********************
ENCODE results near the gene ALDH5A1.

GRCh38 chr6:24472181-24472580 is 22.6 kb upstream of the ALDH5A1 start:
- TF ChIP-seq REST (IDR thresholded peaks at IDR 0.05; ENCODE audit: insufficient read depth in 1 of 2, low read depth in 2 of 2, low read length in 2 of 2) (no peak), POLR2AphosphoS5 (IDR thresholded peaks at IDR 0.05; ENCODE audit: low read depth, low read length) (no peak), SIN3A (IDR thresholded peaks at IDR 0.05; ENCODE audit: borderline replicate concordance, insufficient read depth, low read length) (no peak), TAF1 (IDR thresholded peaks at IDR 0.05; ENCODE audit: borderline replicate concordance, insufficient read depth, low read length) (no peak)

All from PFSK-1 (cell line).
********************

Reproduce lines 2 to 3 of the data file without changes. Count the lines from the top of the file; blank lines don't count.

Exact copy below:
GRCh38 chr6:24472181-24472580 is 22.6 kb upstream of the ALDH5A1 start:
- TF ChIP-seq REST (IDR thresholded peaks at IDR 0.05; ENCODE audit: insufficient read depth in 1 of 2, low read depth in 2 of 2, low read length in 2 of 2) (no peak), POLR2AphosphoS5 (IDR thresholded peaks at IDR 0.05; ENCODE audit: low read depth, low read length) (no peak), SIN3A (IDR thresholded peaks at IDR 0.05; ENCODE audit: borderline replicate concordance, insufficient read depth, low read length) (no peak), TAF1 (IDR thresholded peaks at IDR 0.05; ENCODE audit: borderline replicate concordance, insufficient read depth, low read length) (no peak)